The EPA Model: A Gentle Introduction

The math behind EPA can be a bit confusing. This page will help you understand the EPA model, how it works, and how to best use it. No math required!

Welcome to Statbotics

Hi! I'm Abhijit, and I'm the founder of Statbotics. I'm so glad you're here! My goal with Statbotics is to share FRC data and analysis with a wider audience. Hopefully this page will help you better understand the EPA (Expected Points Added) model, its advantages and disadvantages, and how to best use it. If you still have any questions after reading, feel free to reach out to me on Chief Delphi or via email at avgupta456@gmail.com. Let's get started!

Why do we need the EPA model?

Two factors make strategy in FRC interesting. First, there is a new game every year, with new rules, new strategies, and new robots. Second, teams compete in alliances, making it difficult to directly attribute success or failure to a single team. If one alliance beats another, did certain teams contribute more or less than others? Should we assume that every robot in the winning alliance will win their next match?

Scouting is a great way to better understand the strengths and weaknesses of other teams at an event, but it is impractical to scout every team at every event in the world. EPA stands for Expected Points Added and estimates how much a team scores in an average match using a few simple inputs and some statistics. Although it is not perfect, it can augment scouting data and reveal insights and trends.

Why not use OPR or Elo? (Click to expand)

How does the EPA model work?

At it's core, the EPA model is simply a moving average of a team's performance. Initially, every team starts with an EPA rating (more on this later). To predict a match score, simply add up the EPA ratings of each team in the match. The alliance with the higher EPA rating is expected to win. After the match, the EPA ratings of the teams are updated. The difference between the predicted score and the actual score is called the "error". The EPA ratings of the teams are updated based on the error. Statbotics also computes component EPAs, which measures a team's contribution to autonomous, teleoperated, and endgame scoring, and ranking point EPAs, which measures a team's contribution to bonus ranking points.

If a team's EPA rating is too high, it will be penalized for overestimating its performance. If a team's EPA rating is too low, it will be rewarded for underestimating its performance. The amount of penalty or reward is proportional to the error. Over time, teams' EPA ratings will converge to their true performance. This is the same concept behind Elo.

What other factors does the EPA model consider? (Click to expand)

How can I use the EPA model?

At an event, you can use the EPA model to predict match scores and estimate an alliance's chances of winning a match. You can simulate the outcomes of multiple matches to forecast your team's ranking at the end of the event. You can also compare teams at the event to see which teams would be the best alliance partners. As the season progresses, you can use the EPA model to compare teams across events and locations. You can look ahead to future events and see which teams are likely to perform well. You can also access historical data to see past trends and patterns.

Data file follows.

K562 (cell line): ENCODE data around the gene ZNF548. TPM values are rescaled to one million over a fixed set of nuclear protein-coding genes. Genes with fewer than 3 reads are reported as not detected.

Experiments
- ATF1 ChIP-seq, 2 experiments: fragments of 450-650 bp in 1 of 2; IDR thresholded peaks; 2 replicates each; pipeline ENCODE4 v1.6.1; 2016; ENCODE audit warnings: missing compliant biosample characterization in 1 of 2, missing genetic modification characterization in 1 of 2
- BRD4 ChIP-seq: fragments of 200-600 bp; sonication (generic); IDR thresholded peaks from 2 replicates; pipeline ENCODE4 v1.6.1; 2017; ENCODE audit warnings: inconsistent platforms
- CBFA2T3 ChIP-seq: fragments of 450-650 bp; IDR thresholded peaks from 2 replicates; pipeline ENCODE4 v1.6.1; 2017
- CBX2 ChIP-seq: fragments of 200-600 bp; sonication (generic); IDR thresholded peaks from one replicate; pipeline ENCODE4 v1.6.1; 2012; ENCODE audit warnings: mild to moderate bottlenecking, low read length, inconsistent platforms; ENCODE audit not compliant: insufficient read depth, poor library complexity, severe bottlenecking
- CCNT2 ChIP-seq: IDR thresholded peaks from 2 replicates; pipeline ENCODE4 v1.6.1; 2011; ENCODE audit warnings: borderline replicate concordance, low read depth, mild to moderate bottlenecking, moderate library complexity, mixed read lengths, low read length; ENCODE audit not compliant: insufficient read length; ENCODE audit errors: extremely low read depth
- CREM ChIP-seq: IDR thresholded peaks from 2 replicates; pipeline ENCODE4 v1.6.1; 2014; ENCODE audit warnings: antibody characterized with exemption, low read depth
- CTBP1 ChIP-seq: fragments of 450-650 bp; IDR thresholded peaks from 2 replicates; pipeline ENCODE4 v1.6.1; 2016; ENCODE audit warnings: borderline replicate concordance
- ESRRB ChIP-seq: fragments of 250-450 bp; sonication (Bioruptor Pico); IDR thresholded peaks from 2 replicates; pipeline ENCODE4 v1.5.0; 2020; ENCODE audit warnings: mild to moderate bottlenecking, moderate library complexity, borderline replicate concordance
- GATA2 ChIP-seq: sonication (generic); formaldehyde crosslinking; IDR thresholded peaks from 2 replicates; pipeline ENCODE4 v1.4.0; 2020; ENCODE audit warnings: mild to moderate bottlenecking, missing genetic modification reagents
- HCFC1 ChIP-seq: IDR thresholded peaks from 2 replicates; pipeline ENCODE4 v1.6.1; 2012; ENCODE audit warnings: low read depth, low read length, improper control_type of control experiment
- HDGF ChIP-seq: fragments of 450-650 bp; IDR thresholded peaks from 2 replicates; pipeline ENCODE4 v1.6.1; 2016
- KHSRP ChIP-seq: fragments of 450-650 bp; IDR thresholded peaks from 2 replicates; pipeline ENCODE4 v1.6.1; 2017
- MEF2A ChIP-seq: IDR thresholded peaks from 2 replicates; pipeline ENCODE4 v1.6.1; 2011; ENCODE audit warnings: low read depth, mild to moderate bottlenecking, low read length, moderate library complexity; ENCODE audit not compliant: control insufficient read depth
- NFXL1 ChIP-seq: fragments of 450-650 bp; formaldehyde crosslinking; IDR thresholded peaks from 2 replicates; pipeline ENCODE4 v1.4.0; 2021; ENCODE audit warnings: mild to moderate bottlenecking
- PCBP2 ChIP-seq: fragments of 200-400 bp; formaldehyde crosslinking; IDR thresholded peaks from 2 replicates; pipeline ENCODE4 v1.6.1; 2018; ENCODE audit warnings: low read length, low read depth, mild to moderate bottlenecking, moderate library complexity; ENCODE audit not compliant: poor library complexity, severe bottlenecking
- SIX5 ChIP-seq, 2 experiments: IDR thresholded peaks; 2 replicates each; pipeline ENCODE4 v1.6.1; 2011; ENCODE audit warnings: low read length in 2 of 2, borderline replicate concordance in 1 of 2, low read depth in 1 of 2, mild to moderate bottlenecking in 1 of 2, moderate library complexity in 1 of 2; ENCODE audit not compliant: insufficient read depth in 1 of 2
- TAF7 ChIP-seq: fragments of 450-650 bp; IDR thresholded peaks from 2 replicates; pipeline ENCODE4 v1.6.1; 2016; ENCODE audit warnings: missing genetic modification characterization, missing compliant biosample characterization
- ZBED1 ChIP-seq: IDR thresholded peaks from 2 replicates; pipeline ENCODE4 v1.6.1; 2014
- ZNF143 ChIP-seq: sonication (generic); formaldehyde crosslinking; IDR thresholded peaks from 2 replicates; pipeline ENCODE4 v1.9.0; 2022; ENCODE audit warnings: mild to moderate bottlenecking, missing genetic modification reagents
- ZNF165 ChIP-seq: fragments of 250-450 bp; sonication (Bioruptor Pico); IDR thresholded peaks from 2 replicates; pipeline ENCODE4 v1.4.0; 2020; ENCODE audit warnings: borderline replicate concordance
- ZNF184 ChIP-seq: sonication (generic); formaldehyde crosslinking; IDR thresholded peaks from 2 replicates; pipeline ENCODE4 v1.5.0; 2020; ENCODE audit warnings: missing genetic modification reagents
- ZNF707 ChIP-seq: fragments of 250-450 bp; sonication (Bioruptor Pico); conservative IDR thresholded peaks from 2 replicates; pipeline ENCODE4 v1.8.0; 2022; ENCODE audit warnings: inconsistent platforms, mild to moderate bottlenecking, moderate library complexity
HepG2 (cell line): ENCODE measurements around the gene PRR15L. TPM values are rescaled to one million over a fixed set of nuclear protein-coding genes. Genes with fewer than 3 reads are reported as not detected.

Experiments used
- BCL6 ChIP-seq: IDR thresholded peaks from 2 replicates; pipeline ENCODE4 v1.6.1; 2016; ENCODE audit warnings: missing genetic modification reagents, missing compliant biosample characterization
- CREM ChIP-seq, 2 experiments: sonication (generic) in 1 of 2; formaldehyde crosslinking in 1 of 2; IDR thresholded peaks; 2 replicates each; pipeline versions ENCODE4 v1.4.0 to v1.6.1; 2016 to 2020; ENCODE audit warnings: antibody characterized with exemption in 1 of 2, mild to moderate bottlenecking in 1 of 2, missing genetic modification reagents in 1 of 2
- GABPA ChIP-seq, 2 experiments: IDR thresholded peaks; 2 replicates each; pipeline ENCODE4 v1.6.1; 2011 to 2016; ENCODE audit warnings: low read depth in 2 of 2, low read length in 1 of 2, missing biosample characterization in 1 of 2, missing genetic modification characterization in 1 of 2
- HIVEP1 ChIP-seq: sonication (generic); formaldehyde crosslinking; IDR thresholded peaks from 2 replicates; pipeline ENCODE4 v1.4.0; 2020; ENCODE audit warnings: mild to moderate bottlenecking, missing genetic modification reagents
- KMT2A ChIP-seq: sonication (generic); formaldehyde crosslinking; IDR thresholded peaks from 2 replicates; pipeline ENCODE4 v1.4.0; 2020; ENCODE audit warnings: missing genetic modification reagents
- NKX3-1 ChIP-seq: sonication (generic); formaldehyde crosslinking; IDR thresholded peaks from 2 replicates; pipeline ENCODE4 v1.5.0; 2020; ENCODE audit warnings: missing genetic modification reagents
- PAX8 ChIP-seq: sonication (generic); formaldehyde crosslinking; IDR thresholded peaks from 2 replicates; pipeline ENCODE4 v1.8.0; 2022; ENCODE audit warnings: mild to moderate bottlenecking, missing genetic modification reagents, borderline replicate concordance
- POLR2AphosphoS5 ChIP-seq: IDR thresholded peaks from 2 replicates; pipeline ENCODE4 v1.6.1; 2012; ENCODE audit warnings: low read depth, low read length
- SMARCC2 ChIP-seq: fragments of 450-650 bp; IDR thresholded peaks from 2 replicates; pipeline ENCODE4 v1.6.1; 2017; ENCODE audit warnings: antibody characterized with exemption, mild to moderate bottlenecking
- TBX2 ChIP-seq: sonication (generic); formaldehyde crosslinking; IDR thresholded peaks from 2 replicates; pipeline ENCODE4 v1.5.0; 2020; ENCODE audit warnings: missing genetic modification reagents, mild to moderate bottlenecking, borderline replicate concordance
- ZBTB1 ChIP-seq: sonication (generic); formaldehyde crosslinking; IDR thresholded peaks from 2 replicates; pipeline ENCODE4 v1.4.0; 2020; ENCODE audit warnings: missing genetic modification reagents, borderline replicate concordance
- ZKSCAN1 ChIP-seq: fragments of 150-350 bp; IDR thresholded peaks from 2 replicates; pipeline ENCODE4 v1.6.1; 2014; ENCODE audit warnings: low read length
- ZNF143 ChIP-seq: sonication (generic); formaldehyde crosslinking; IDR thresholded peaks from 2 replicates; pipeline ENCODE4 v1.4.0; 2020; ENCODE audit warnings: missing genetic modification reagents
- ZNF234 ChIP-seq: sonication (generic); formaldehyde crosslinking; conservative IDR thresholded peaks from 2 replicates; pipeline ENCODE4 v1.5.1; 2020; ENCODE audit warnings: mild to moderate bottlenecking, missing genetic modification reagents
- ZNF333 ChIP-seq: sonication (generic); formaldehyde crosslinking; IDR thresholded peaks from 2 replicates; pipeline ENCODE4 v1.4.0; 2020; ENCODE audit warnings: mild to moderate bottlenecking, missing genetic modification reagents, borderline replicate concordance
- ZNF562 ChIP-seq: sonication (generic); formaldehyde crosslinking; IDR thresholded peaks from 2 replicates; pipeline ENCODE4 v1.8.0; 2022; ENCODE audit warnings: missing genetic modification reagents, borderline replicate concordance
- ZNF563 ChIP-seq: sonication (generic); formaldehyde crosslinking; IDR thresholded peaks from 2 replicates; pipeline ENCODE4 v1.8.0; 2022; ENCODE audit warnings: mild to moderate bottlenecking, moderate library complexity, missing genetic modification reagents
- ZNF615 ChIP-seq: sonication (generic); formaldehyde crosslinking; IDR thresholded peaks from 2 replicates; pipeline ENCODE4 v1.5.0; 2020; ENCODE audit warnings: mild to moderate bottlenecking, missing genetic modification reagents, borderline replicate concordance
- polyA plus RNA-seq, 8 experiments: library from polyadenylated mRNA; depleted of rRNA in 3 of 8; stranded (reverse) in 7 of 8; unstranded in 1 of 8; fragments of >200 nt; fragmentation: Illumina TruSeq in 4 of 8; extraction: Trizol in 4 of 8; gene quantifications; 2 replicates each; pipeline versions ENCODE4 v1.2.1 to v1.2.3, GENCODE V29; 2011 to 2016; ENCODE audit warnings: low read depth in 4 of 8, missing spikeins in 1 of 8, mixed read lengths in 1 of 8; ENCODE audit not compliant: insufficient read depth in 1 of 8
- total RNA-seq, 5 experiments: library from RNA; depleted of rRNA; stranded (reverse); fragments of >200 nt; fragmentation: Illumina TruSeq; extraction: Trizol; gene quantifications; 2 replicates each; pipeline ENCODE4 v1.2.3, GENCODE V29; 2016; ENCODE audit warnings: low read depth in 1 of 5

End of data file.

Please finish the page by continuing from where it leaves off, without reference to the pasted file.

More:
The EPA model will get matches wrong sometimes. This is unavoidable. I have spent time to ensure the model is calibrated, meaning a 70% prediction is roughly 70% accurate. But that does mean the prediction will be wrong 30% of the time. Take all predictions and ratings with a grain of salt.

Advantages of the EPA model (Click to expand)

Disadvantages of the EPA model (Click to expand)

Frequently Asked Questions

  • Where can I access EPA data? Congratulations on finding the Statbotics website! This is the primary home for everything EPA. Check out the various tabs and links to get a feel for the site. There are also Python and REST APIs available for developers to integrate EPA into their own applications.
  • How much do past seasons affect results? Using data from past seasons helps the EPA model adapt to a team's performance in the early stages of a season. After a few matches, the EPA model will be based primarily on the current season's data. By your second event, your EPA rating will be almost entirely based on the current season's data.
  • What do the colors mean? The website uses a color scheme to visually represent the percentile of a team's EPA rating relative to other teams. The blue highlight represents the top 1% of teams, the dark green highlight represents the top 10% of teams, and the light green highlight represents the top 25% of teams. Most teams are not highlighted (25% to 75%), and the bottom 25% of teams are highlighted in red.The colors are designed to be easy to read and distinguish between teams.
  • Where can I learn more? Check out the rest of the blog posts for more information on the derivation and implementation of the EPA model. You can also read the Chief Delphi thread to learn more about active development.
  • How can I report bugs/feature requests? Feel free to share them on the Chief Delphi Thread. You can also use the Canny link in the header dropdown or contact me directly (email linked above).